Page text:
I still don’t even know how close I was to the wilderness but I had a lovely hike and a solid night’s sleep.

Update: (apparently I didn’t submit this last week)

Somehow, I can’t escape big cats lately. Two weeks back from my trip now, I got into the field with one of the staff archaeologists. During survey, she goes behind a tree and looks up. An antelope leg dangles from the limb above her. I begin to survey the rock formation nearby. No artifacts, no sign of non-natural formations, but certainly the rest of that antelope’s body. With pieces of meat in evidence. With flies buzzing around. Nice.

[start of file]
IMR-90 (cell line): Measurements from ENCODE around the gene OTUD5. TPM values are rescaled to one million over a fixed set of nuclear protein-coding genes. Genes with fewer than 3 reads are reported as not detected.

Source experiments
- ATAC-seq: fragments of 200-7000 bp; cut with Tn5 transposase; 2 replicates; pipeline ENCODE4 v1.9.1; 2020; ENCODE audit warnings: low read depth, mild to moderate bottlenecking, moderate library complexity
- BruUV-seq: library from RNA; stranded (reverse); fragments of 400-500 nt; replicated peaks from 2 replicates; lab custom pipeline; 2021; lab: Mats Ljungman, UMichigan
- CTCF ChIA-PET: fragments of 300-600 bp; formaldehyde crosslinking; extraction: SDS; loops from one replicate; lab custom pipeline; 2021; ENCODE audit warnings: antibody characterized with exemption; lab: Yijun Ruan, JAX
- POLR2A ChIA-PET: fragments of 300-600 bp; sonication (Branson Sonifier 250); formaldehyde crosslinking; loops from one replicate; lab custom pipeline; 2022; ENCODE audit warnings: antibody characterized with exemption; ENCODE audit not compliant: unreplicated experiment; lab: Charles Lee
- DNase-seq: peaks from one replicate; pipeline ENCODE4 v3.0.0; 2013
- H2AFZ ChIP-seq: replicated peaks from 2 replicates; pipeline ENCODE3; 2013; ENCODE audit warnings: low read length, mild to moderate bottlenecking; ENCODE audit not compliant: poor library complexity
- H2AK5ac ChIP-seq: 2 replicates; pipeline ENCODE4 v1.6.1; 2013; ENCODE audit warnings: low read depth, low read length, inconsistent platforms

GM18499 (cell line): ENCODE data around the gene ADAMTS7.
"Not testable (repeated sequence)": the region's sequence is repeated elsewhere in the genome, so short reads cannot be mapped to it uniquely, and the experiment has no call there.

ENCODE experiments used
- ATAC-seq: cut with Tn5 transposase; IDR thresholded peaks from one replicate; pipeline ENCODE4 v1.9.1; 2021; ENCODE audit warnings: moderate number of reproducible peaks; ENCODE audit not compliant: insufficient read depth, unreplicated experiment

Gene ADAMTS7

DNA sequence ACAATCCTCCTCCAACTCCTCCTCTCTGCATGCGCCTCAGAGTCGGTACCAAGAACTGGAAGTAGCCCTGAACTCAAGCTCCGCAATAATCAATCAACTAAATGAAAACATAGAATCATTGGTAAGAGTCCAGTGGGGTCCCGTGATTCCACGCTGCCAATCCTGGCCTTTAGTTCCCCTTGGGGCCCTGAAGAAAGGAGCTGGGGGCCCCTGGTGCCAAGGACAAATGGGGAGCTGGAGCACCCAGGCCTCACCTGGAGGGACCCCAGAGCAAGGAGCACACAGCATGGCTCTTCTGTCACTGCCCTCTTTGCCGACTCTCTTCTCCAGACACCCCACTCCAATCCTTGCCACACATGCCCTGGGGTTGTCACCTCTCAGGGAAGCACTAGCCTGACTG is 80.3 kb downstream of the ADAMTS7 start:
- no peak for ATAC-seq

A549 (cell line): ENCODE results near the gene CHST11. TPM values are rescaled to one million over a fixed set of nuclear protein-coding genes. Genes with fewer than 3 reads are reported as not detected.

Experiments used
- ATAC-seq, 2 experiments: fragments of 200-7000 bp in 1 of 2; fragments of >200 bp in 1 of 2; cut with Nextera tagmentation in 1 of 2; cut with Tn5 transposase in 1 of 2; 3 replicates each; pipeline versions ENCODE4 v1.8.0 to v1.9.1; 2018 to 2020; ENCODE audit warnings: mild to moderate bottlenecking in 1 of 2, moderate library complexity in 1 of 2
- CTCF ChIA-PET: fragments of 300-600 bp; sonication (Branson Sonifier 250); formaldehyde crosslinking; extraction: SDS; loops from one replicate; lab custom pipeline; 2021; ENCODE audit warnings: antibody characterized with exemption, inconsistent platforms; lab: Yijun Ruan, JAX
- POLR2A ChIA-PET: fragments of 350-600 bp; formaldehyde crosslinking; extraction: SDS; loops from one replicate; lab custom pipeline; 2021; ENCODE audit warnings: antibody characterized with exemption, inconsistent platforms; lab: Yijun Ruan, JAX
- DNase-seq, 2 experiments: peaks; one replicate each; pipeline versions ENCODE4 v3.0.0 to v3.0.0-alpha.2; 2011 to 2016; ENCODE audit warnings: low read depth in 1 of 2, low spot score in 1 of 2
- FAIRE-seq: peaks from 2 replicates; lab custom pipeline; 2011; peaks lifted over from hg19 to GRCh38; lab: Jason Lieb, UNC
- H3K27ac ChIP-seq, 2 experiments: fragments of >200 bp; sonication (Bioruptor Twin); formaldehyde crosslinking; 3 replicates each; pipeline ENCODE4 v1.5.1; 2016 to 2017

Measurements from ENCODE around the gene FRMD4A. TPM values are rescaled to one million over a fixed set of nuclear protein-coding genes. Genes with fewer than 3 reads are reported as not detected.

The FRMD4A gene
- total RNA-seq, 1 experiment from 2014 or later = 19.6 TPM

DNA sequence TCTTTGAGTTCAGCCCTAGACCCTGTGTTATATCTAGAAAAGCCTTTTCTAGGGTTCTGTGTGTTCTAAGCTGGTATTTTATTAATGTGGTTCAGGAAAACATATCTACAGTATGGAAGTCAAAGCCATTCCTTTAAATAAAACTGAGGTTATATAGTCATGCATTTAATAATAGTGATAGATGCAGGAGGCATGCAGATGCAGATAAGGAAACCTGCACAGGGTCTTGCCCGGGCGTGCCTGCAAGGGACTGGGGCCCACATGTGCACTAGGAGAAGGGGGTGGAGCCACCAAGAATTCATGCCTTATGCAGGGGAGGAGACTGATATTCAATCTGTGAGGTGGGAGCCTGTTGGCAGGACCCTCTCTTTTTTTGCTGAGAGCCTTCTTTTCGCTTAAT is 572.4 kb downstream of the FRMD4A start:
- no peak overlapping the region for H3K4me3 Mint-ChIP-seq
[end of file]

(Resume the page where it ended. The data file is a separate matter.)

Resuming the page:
Continuing survey, I find another leg. With fur attached. It looks like it’s been scavenged, removed from wherever the rest of the body lies. Interestingly enough, it’s not the usual antelope or deer leg I’ve seen hundreds of times now. It’s a coyote paw.

Well, at least I know the adventure will always continue whether hiking in the wilderness or conducting surveys for work.

It’s bound to be an interesting final couple of weeks in Wyoming. I’ve already learned more this week than in the last few months. I enjoy seeds but expanding into new projects has been a blast and I look forward to wrapping things up.

25 collections done. Two sage populations to monitor. Final seeds to send to Bend. Stream surveys to conduct. MIMS and forest assessments to learn and assist with. Route back to Oregon to plan.

BLM Rawlins, 2014

Mono Lake Seed Collecting Trip

Tioga pass, near our SOS collection site.

Tioga pass, near our SOS collection site.